I’m preparing to write a masterful blog post.
It’s a daunting endeavor. First of all, I must think of a gripping subject matter. This task is often the hardest. Thoughts are fleeting. Focus is fickle. Therefore, food is required to get the little gray cells firing.
This stomach-feeding process is also daunting. Frozen pizza is chilling in the freezer, and leftover pasta waits hopefully in the fridge, banking on the fact that this time I’ll seek its solace before mold, the Grim Reaper of Forgotten Concoctions, claims another victim. Somehow, though food is abundantly available, my brain suddenly realizes: “There’s nothing to eat in this house.” This is a conundrum, and one that seems to puzzle the entire family at times. Since there is nothing to eat, I mournfully shut the fridge and grab a handful of pretzels, a strawberry breakfast bar, and a sandwich before sauntering off to write brilliant content.
When I plop down on my bed, the little gray cells have another epiphany: “We have nothing about which to write.” This is upsetting. When one is in the mood to create brilliance, one expects to have thoughts and ideas readily available.
Google, as always, is happy to help. It lists top ten things about which to blog and pontificates about how to entice a captive audience. However, Google is also a gaping worm hole. My feeble brain suddenly awakens to the fact that I’ve been circumnavigating many planets for many minutes and have landed in the alien world of Youtube, which boasts the main attraction, “If Google Was a Guy: Part 1, 2, 3, ad infinitum”.
I am upset by this discovery. Youtube, who so blatantly masquerades as Google, has misdirected masterful thoughts yet again. Google sends a rescue party, bearing the hopeful banner of “time management” and “efficient time usage”. Unfortunately, the first rescue team burdens its victims with a comprehensive list of tips, totaling sixty-five in number. Disheartened, the little gray cells realize that they don’t have the time to read 65 tips on time management. There is writing to be done.
The brain is wracked for any interesting conversations that day. That tack is abandoned, when the brain realizes that the most interesting conversation was one that was accidentally eavesdropped upon and cannot be repeated, however interesting it may be. This is disappointing, but cannot be helped. This leads to a stream of consciousness regarding the sin of eavesdropping, and whether that sin can truly to be laid to the charge of writers. Unanimously, the little gray cells agree that the guilt of eavesdropping should be charged to the main culprits: obnoxiously loud speakers.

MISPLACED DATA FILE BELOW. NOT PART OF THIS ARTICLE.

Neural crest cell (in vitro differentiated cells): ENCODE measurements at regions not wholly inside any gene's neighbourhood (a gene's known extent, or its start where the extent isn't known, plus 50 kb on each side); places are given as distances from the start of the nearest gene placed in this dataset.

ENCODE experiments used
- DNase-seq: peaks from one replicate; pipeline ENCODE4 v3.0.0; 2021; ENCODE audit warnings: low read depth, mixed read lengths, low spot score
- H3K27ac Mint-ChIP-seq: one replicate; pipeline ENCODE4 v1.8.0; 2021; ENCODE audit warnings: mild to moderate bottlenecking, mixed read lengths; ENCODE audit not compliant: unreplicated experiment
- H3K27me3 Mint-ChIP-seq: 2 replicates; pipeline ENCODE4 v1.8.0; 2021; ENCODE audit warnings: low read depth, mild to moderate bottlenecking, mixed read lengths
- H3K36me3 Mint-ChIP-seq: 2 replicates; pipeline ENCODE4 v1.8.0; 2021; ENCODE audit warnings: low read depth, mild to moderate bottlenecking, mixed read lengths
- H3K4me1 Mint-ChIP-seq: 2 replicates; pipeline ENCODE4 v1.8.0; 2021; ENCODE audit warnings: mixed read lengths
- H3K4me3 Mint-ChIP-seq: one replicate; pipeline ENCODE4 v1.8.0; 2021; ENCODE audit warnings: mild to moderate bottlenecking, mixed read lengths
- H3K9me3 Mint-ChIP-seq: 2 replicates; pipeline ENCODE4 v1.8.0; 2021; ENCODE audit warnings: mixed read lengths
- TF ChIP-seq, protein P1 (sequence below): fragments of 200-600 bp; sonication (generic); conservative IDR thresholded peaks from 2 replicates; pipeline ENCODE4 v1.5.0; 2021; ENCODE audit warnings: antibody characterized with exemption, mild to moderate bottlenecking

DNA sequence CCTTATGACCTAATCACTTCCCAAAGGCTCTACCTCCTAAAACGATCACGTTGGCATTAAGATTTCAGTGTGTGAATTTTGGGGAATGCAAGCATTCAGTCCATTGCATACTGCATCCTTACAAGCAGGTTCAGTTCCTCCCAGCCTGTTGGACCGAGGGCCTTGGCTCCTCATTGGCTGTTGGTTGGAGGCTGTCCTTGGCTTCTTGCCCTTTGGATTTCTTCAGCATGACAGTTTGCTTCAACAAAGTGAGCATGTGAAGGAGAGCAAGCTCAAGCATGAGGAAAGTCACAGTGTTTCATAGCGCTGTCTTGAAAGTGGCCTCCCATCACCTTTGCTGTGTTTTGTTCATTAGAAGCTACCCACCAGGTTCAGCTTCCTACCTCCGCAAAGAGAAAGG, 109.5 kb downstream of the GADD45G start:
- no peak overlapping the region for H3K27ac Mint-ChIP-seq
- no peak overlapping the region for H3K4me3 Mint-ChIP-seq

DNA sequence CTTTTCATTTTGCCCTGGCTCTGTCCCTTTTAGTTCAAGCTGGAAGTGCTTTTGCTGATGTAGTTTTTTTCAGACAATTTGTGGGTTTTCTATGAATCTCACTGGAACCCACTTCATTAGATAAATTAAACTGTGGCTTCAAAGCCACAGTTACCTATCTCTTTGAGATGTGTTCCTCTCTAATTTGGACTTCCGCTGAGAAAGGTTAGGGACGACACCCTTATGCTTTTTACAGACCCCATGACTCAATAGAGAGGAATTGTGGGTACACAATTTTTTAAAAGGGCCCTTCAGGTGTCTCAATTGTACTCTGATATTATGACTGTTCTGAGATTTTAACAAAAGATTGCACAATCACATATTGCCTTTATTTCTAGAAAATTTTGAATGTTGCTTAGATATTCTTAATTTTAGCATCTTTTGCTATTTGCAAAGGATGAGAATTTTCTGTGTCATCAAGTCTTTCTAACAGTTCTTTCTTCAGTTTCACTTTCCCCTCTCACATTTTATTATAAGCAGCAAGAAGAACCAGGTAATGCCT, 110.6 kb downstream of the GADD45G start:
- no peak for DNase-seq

I glance at the clock, who drones: 10:33 PM. I don’t care for its lackadaisical attitude and say so. The clock does not care about my fleeting moments and does not bother to say so. Its judgmental face speaks volumes, however.
My phone lights up. Chuck Norris is attacking my village.
He, of course, lays it to waste. A level ten town hall is no match for Chuck; he is the unspoken High Master of Clash of Clans. Out of the goodness of his heart, he does leave my village with enough elixir to start constructing another Tesla tower. He does not, however, leave my village with a shield. My phone lights up again, this time bearing the chilling inscription: “Your mom is attacking your village.” Heartsick and weary, I remove the dagger from my back and return to writing.
Pandora streams through my earbuds. The song has words. I sing along and accidentally type the song lyrics onto my laptop’s blinking, white screen. Though Adele is a word master, typing “Hello, can you hear me?” seems ill-suited to the digital space. The station is switched to Solo Piano. The piano is loud and contrarily bang-y, a combination which is protested. Pandora takes the abrupt skip as an affront and dares further protestations with a decisive slap to the face, in the form of “The Entertainer”.
The white flag is flown. Pandora and Youtube and Google and Chuck Norris and your Mom win. Decisively.
The little gray cells wonder: “Can a post be constructed out of these trials?“. However, they are distracted by the siren lure of sleep and fluffy comforters.
“Nah,” they decide, yawning largely,
Writing is hard work. Especially masterful writing. And tomorrow is a new day.
Brainy Quotes, associated with Google, said so.